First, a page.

The other day in Saginaw, Michigan, where you can buy houses for $50K, they were having a township board meeting. (Actually a woman from Chicago bought a house there on Craig’s List for $5, paid $1K in back taxes and there you go- a house and lot for $1005. Not a livable house, but still…) A gentleman by the name of Mark Adams had several grievances he wished to discuss and three minutes just wasn’t long enough. Mr Adams had a friend taking video and here it is.

Mr Adams, who I suspect has had a number of issues with Township governance, complained as he was being removed that it was his birthday, was nonetheless arraigned later on on a felony charge of resisting and obstructing a police officer and misdemeanor disturbing the peace. Seems a little harsh but then he hasn’t had his day in court yet. Bet that’ll be fun.

So let us be grateful that our citizens are reasonably cooperative with authority. If we have to use stronger measures  like a gong, or a hook like the old Amateur Hour, or perhaps replace that abstract sculpture with a giant egg timer, we have options.  But give a guy a break on his birthday, don’t you think?

 

“Plan for the Best, Prepare for the Worst”- Lessons from Loleta

The apparent closure of the Loleta Bakery raises questions that a lot of us may not have thought about since we took our first business classes. Whether we were schooled at Stanford or by the SBDC, the one principle that applies to all businesses is that you need to have a successorship plan. It doesn’t have to be a long document but it should make clear what happens  if one of the partners or family members becomes incapacitated or has to leave the business. It’s a standard part of any business plan. and no lender will release funds without one.  One or even two illnesses shouldn’t shut down a business.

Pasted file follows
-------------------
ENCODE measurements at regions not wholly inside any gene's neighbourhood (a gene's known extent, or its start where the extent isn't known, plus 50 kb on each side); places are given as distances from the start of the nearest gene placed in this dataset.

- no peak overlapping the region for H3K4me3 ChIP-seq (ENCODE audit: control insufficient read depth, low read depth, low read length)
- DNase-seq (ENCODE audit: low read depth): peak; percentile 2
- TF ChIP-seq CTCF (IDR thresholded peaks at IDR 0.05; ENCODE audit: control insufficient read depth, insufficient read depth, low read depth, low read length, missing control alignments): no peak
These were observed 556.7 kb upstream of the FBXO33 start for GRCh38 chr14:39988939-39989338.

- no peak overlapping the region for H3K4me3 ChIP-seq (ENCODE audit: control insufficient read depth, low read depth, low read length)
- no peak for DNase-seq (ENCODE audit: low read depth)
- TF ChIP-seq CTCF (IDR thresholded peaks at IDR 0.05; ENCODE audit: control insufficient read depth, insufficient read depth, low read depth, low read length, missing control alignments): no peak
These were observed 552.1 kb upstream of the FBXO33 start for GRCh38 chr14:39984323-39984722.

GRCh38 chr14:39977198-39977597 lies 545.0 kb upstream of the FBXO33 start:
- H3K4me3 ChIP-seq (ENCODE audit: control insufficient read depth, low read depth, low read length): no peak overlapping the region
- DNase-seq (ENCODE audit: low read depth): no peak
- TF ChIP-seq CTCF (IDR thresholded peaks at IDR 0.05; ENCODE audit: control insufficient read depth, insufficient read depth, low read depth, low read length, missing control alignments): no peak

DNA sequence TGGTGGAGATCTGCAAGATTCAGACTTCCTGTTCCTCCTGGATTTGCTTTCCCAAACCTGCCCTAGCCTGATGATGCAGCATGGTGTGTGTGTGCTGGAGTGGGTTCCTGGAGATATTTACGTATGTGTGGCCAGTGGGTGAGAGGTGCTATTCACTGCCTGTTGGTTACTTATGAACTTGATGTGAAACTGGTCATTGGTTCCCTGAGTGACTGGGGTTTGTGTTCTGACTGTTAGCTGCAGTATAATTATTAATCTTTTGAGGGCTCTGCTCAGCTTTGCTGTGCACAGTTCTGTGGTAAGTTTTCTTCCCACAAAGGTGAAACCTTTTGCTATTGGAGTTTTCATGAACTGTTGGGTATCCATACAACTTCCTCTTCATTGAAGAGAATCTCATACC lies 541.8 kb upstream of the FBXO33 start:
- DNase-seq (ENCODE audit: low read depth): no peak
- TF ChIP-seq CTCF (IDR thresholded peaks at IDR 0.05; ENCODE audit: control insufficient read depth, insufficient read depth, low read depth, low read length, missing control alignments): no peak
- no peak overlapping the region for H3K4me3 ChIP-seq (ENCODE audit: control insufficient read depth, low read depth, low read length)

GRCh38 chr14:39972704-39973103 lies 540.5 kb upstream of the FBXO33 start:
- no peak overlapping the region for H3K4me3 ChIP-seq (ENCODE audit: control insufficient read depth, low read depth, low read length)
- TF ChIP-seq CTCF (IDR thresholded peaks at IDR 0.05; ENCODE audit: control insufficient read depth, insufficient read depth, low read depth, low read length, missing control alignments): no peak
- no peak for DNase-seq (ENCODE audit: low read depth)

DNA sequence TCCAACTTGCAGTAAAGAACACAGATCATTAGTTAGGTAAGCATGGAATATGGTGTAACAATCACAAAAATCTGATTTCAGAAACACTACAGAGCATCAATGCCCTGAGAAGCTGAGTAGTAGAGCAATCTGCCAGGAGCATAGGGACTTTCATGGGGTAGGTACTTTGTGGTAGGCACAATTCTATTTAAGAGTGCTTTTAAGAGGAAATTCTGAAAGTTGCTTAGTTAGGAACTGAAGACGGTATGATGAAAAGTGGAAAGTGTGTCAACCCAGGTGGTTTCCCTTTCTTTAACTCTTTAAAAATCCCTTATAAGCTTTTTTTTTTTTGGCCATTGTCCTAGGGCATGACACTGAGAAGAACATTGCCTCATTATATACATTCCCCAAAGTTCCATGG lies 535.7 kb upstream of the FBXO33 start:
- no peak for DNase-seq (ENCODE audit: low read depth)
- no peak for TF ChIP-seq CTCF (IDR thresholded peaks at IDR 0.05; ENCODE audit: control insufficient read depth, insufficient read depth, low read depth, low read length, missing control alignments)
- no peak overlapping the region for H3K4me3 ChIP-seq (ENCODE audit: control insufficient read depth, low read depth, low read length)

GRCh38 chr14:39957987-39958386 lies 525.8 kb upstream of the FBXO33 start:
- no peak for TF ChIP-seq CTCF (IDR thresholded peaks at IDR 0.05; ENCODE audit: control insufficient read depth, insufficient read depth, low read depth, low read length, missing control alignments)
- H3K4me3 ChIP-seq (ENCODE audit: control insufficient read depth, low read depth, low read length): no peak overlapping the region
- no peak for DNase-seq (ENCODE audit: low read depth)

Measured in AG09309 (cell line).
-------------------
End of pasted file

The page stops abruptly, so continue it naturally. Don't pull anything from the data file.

The chaos and confusion around the bakery’s closing leads me to conclude that there WAS no business plan.  Since it’s impossible to get financing without a business plan I have to conclude further that the owners were wealthy enough to open the business without third-party financing, and without a plan. Now 20 people are out of work and facing an uncertain future.

Loleta is not the only town to be invaded by outlanders with more money than sense. When they start businesses that thrive, it’s called investment. When they screw up, they cause a lot of grief to a lot of people. Here’s wishing the very best for the employees and the people of Loleta .

The other local closure, Big Louie’s in Eureka, has been free of the drama seen in Loleta. Harold Lawrence has been an exemplary corporate citizen, supportive of community causes and youth sports. I wish him the best, and really hope the franchise will reopen. Meanwhile, when you open your business, think ahead to the time when you may be incapacitated or worse. Your family and your employees deserve better than to be left drifting.  A lot better.